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The Exorcism of Emily Rose

Theatrical Release Poster
Directed by Scott Derrickson
Produced by Paul Harris Boardman
Gary Lucchesi
Written by Scott Derrickson
Paul Harris Boardman
Starring Laura Linney
Tom Wilkinson
Jennifer Carpenter
Campbell Scott
Shohreh Aghdashloo
Colm Feore
Mary Beth Hurt
Music by Christopher Young
Cinematography Tom Stern
Editing by Jeff Betancourt
Distributed by Sony
Release date(s) September 9, 2005
Running time 119 minutes
Language English
Budget $ 19 million

The Exorcism of Emily Rose is a 2005 horror/courtroom drama film directed by Scott Derrickson. It is generally accepted that the film is loosely based on the story of Anneliese Michel, which is stated at the end credits. However it bears little resemblance to the case of Anneliese Michel. It portrays a fictional, previously non-believing defense lawyer's overwhelmingly private experiences, that lead her to sharing the defendants belief in spiritual warfare and a Christian God. The movie, which largely takes place in a courtroom, depicts the trial of Emily's parish priest, who performed the exorcism, and who was accused by the state of negligent homicide. The movie, although mostly trial-based, shows flashbacks of the events leading up to Emily Rose's exorcism, and ultimately, her death.


Lawyer Erin Bruner (Laura Linney) takes on the church and the state when she fights in defense of a priest, Father Richard Moore (Tom Wilkinson) who performed an exorcism on a young woman, Emily Rose (Jennifer Carpenter). Bruner must battle the state prosecutor, as well as her own doubts, as she realizes that her career so far has not fulfilled her. She takes the case, albeit reluctantly, because she believes it will elevate her to senior partner at her law firm. Moore agrees to let her defend him only if he is allowed to tell Emily's story.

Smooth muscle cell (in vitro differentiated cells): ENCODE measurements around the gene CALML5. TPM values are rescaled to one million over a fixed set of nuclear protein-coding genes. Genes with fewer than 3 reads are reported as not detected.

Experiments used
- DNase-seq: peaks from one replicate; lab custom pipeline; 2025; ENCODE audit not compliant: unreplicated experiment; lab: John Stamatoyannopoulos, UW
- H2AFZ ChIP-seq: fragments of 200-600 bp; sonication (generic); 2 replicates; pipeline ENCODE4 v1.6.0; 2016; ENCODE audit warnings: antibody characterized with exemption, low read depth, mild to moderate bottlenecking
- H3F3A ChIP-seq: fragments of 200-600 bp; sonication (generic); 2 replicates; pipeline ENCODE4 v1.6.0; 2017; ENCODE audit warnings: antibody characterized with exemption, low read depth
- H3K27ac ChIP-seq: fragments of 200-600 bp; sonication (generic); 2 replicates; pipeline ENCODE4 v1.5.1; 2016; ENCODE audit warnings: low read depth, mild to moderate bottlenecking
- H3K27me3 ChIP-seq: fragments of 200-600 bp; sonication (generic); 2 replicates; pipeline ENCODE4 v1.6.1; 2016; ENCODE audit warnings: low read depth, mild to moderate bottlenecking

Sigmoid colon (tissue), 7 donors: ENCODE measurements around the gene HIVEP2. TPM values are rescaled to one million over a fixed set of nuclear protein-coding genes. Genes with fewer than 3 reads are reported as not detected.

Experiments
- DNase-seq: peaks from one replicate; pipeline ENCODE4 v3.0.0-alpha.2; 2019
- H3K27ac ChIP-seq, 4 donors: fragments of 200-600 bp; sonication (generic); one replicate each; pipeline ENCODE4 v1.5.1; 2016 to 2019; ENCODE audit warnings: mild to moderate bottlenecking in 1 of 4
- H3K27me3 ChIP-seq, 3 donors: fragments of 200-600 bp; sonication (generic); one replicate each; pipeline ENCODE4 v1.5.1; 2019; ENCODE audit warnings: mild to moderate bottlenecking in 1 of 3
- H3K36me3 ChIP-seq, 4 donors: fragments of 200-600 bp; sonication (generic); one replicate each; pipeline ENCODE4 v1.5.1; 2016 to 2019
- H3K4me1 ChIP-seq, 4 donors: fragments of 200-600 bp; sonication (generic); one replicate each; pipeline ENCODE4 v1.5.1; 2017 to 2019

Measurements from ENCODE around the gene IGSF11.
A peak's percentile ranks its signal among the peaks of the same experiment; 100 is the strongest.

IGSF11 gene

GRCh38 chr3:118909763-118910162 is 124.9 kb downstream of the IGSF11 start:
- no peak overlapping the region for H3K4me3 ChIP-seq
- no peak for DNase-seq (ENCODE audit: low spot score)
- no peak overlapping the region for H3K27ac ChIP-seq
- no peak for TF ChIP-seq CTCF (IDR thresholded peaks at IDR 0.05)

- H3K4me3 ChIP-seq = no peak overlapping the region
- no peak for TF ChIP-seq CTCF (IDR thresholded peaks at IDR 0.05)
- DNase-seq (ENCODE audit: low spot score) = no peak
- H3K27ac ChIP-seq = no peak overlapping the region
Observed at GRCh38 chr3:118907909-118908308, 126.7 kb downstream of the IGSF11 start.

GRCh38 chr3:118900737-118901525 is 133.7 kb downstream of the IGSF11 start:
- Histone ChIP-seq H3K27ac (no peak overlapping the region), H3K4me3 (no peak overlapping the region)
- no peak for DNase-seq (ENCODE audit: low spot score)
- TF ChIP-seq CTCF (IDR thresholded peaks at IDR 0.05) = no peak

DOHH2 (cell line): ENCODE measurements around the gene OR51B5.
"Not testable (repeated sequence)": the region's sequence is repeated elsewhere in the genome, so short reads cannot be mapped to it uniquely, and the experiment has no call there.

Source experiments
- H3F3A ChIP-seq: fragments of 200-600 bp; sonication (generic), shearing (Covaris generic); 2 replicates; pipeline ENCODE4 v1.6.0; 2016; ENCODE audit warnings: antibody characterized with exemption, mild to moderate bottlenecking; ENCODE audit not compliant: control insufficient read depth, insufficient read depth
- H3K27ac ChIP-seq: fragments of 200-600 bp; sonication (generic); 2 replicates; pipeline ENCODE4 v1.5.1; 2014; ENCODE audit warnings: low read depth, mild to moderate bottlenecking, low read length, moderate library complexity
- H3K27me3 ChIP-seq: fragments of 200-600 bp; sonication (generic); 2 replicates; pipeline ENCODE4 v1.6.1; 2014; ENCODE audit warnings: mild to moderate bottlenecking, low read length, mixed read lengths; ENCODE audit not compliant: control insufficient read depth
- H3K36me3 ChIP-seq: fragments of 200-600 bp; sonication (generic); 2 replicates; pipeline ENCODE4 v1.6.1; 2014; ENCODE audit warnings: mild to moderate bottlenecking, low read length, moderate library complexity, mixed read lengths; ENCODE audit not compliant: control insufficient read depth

The trial begins with the calling of several medical experts by the prosecutor, Ethan Thomas (Campbell Scott). One expert testifies that Emily was suffering from both epilepsy and psychosis. The defense contests that she may have actually been possessed, though Bruner is careful never to say that in so many words. Indeed, Bruner explains that Emily was suffering from something that neither medicine nor psychology could explain, and that Moore as well as her family realized this and tried to help in another way. Several flashbacks show how this began.

Alone in her dorm room one night, at 3:00 AM, Emily notices a strange burning smell coming from the hallway. When she checks on it, she sees the door open and shut by itself several times. When she goes back to her room, she sees a jar of pencils and pens move by itself. Additionally, her covers roll themselves down and a great weight seems to press down on her, a force which also proceeds to choke her. Through these episodes, she wonders if they are really happening or if they are just hallucinations. She suffers more visions, is hospitalized, and diagnosed with epilepsy. She is given anti-seizure medications, which she claims do not work. Her visions continue, as do her severe bodily contortions.

She leaves school and returns to live with her parents. She and her parents become convinced she is not epileptic or mentally ill, but is possessed by demons. They ask for their local parish priest to be called in to perform an exorcism, and the Church agrees. The prosecution argues that all this could be explained by a combination of epilepsy (the contortions) and psychosis (the visions).